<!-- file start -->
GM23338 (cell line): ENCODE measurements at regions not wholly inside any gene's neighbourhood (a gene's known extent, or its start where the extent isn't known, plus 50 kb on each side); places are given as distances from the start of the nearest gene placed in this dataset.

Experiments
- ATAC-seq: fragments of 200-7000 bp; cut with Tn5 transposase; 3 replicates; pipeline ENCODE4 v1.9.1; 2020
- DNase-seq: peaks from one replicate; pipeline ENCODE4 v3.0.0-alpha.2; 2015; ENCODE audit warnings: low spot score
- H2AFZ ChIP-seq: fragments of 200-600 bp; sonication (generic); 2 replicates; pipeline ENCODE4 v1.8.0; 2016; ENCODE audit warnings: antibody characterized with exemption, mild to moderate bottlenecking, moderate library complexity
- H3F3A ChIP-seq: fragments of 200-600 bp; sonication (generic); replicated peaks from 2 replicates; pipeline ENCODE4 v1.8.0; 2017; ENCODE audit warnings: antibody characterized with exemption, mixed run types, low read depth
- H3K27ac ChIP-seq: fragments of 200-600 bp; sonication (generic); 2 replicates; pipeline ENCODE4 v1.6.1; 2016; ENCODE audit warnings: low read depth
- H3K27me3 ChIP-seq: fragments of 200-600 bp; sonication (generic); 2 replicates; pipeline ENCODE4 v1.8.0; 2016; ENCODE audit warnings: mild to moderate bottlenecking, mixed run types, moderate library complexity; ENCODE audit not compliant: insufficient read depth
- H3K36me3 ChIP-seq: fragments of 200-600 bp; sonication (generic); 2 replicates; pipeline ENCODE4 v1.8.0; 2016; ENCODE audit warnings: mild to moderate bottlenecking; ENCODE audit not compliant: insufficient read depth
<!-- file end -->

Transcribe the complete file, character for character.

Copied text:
GM23338 (cell line): ENCODE measurements at regions not wholly inside any gene's neighbourhood (a gene's known extent, or its start where the extent isn't known, plus 50 kb on each side); places are given as distances from the start of the nearest gene placed in this dataset.

Experiments
- ATAC-seq: fragments of 200-7000 bp; cut with Tn5 transposase; 3 replicates; pipeline ENCODE4 v1.9.1; 2020
- DNase-seq: peaks from one replicate; pipeline ENCODE4 v3.0.0-alpha.2; 2015; ENCODE audit warnings: low spot score
- H2AFZ ChIP-seq: fragments of 200-600 bp; sonication (generic); 2 replicates; pipeline ENCODE4 v1.8.0; 2016; ENCODE audit warnings: antibody characterized with exemption, mild to moderate bottlenecking, moderate library complexity
- H3F3A ChIP-seq: fragments of 200-600 bp; sonication (generic); replicated peaks from 2 replicates; pipeline ENCODE4 v1.8.0; 2017; ENCODE audit warnings: antibody characterized with exemption, mixed run types, low read depth
- H3K27ac ChIP-seq: fragments of 200-600 bp; sonication (generic); 2 replicates; pipeline ENCODE4 v1.6.1; 2016; ENCODE audit warnings: low read depth
- H3K27me3 ChIP-seq: fragments of 200-600 bp; sonication (generic); 2 replicates; pipeline ENCODE4 v1.8.0; 2016; ENCODE audit warnings: mild to moderate bottlenecking, mixed run types, moderate library complexity; ENCODE audit not compliant: insufficient read depth
- H3K36me3 ChIP-seq: fragments of 200-600 bp; sonication (generic); 2 replicates; pipeline ENCODE4 v1.8.0; 2016; ENCODE audit warnings: mild to moderate bottlenecking; ENCODE audit not compliant: insufficient read depth